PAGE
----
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upon its summit, covered with time-worn and moth-eaten gilding. The hands are composed of some polished metal, kept bright by weekly scrubbings. The sarcophagus is made of an exceedingly fine grained wood, stained and varnished; but this may have been done by its later proprietors. The inner space is capacious enough to admit the body of an ordinary man; but when the door is closed, it would seem impossible that a child could be concealed within it. There it stands, in yonder corner, ticking away with imperturbable gravity, although it knows very well that it is the subject of my present lucubrations.
I have said that it was once the property of my grandfather. Good old man! He has been dead but a few years, and I have often seen the venerable time-piece in his own house. He had been a soldier in the war of the revolution, and always had some story to tell concerning his perilous rencontres; but I observed that he invariably stopped, as the bell of the old clock sounded the hour of nine; and although he were in the very centre of an interesting story, I was unable to get another word from his lips, until the ensuing evening, when he would take it up exactly where he left off.
I have hinted, too, that there was a story connected with the old clock. Fancy then, indulgent reader, that you are gazing into a snug little room, in a country farm-house. The old clock stands in one corner, and in the other a smooth and nicely-curtained bed. A bright fire is blazing on the hearth. A small stand is before it, on one side of which sits my venerable grandmother, 'spectacles on nose,' industriously knitting on a pair of woollen stockings. In the corner, is her white-haired partner, with a short pipe in his mouth, 'revelling in an atmosphere of his own creation.' Opposite to him, occupying an old oaken chair, sits- your humble servant. I was younger then than I am now; I believe I had not seen twelve summers; and the old man delighted to amuse his favorite grand-child with his tales of the war.
Well, imagine a long and unbroken silence. Nothing disturbs the monotony of the scene, save the occasional leap of my grandame's ball to the floor, or the upraised finger of the old man, as an unusually large volume of smoke issues from his lips. At length, it was my cue to speak.'
'Grandfather, tell me a story.'
'What about, child?'
'Oh, about the war.'
Silence again ensues. The old man seems meditating what event to relate. At this critical juncture, the old clock, having given its customary warning, lifteth up its hammer, and strikes. This seems to touch a chord in the old man's heart. His eye brightens, a smile illumines his withered cheek, the pipe goes to its rest, and he opens his lips.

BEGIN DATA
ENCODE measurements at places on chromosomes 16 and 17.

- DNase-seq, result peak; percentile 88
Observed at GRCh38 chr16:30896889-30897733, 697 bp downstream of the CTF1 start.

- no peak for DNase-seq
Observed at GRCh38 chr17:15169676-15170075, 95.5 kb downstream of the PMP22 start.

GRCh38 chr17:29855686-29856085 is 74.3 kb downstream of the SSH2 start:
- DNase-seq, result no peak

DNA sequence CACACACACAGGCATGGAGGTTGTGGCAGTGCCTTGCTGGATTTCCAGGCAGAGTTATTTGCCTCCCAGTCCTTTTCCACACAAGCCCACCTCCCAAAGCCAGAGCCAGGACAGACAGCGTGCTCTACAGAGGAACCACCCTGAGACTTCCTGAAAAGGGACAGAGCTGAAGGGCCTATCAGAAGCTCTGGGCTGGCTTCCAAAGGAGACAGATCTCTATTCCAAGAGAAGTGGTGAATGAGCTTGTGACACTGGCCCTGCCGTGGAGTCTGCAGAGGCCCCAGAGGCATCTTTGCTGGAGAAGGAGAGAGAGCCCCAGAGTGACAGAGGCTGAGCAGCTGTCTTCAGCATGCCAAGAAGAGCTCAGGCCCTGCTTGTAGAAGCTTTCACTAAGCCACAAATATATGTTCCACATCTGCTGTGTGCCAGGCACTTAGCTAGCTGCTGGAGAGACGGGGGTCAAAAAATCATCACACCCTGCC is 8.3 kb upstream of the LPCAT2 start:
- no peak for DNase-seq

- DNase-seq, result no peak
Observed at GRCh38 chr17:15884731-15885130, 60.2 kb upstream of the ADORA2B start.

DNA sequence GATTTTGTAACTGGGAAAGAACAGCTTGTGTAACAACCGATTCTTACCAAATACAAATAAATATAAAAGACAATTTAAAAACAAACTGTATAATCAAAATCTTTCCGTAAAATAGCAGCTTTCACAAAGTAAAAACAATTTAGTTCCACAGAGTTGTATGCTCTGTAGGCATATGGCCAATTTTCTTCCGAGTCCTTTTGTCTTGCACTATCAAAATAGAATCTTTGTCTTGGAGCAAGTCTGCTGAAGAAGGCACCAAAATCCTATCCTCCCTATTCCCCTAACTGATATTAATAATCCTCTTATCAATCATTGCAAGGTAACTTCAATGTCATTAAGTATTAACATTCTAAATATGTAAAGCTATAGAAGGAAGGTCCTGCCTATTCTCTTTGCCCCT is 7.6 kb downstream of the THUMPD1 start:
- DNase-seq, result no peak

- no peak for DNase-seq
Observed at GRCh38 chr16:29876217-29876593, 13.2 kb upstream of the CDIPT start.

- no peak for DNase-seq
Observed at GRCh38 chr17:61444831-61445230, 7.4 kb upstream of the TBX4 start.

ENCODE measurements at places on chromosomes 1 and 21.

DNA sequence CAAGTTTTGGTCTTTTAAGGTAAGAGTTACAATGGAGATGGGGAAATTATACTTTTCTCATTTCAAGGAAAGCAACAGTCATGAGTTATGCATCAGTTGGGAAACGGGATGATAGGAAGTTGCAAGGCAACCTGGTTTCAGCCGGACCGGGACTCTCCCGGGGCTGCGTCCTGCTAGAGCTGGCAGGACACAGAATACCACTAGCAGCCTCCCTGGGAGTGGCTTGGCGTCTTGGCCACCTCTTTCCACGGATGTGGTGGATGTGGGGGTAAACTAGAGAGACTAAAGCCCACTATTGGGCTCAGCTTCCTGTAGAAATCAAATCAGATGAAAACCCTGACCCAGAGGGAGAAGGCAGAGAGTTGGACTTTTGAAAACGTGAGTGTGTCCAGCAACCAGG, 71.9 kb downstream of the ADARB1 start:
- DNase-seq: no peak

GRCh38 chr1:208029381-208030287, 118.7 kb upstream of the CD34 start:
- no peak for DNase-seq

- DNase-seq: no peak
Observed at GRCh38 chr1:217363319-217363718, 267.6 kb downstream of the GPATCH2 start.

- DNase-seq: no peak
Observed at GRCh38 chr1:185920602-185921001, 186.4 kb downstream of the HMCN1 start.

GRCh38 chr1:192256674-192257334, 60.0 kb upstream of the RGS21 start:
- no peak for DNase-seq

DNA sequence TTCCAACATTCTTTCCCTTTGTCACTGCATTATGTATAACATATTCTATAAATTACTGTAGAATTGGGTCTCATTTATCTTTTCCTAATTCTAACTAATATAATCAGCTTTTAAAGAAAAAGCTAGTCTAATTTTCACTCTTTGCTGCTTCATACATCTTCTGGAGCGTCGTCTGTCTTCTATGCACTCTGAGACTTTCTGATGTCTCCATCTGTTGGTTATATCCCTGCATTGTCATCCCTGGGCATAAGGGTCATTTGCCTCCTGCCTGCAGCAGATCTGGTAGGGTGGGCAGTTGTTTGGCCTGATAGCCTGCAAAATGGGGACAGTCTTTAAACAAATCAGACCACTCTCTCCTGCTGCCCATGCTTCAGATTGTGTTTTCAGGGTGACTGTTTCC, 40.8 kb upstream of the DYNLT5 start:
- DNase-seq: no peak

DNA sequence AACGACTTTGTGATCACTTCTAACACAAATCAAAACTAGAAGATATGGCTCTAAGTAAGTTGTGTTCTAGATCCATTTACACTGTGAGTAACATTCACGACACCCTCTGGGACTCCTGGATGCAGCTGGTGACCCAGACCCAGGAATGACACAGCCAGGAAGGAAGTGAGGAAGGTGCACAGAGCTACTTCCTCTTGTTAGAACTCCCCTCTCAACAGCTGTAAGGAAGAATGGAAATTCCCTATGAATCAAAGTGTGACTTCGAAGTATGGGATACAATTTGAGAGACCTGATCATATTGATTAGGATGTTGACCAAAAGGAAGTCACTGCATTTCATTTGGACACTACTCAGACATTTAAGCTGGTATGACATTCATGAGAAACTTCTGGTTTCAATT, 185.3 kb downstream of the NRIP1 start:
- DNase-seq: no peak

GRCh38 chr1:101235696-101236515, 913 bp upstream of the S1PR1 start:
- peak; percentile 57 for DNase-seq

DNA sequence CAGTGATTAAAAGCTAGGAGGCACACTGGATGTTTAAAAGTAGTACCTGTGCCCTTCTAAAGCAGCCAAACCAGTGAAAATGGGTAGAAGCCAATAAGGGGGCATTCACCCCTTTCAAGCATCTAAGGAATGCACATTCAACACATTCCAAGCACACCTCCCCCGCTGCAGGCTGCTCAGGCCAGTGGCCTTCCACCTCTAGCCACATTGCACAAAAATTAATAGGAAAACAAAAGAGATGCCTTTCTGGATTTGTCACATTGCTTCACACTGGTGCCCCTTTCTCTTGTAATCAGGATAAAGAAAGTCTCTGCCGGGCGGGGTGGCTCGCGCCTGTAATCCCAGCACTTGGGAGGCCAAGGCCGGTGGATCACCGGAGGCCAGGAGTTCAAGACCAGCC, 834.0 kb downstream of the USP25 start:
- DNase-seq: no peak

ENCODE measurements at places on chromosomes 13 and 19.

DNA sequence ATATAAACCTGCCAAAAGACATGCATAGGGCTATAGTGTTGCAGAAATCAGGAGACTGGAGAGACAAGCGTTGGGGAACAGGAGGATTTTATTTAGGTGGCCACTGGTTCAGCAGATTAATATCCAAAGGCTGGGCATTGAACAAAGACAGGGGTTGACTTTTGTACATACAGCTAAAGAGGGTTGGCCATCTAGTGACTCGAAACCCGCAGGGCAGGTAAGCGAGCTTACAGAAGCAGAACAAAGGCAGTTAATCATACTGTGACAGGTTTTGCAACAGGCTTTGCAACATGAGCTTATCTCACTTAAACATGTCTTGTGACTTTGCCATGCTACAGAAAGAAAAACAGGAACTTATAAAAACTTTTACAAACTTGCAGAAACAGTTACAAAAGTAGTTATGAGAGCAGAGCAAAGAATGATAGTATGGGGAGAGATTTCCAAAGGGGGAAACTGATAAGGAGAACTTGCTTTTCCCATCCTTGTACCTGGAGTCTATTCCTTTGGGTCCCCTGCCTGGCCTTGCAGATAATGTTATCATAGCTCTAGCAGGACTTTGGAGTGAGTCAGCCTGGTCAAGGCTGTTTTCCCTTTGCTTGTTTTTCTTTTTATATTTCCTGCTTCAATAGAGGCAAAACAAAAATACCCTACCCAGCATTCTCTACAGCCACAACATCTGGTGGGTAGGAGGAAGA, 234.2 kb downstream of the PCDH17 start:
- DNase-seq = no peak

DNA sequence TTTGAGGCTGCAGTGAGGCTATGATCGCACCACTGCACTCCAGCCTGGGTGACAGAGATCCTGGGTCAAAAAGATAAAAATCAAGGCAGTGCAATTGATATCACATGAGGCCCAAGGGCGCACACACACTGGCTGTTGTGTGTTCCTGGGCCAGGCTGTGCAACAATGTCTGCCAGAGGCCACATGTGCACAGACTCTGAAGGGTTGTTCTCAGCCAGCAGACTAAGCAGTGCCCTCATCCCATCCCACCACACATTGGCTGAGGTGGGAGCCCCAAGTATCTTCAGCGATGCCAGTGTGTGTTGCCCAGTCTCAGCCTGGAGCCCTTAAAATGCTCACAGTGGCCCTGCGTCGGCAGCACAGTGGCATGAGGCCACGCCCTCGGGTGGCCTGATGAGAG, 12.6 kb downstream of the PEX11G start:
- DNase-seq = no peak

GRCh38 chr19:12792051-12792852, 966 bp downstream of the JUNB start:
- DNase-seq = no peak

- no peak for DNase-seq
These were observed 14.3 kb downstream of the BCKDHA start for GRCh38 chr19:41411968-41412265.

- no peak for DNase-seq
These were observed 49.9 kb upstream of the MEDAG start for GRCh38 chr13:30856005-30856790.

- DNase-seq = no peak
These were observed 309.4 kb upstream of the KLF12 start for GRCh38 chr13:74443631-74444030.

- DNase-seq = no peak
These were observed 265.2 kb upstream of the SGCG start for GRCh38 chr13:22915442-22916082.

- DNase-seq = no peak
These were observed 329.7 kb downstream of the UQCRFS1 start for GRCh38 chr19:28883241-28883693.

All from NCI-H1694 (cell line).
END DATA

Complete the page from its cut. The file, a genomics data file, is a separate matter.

'I will tell you something about that old clock, boy; something you have never heard.'
A preparatory hem; a stirring of the fire, and a snuffing of the candles by the matron, and he proceeds.
'Years, years ago, boy, even before your father was born, a little log cabin was the only dwelling within a great distance. Had you lived in those days, your eye would have rested upon nothing, on
either hand, save lofty forests, and the gray summits of towering hills. They alone remain as they were in the days of my boyhood. Where the village rears its splendid mansions, and gilded spires, there was then a dismal swamp, considered irreclaimable. A huge oak tree occupied the spot where the church now stands. All around were woods; and the cry of the panther, or the fierce howling of the hungry wolf, often resounded through the forest. The solitary log cabin stood upon this very spot. A little clearing surrounded it, and its inmates lived by the cultivation of a few acres, being forced by necessity to deny themselves the luxuries of life. At the time of which I am speaking, its only occupants were, a man who had seen some forty summers, his partner, and a little boy, their only offspring. He had emigrated to this country in consequence of some opposition to his matrimonial connexion; and instead of remaining upon the sea-board, had buried himself deep in the forest. Here his boy was born, and here he dwelt, until the earth was heaped upon his breast.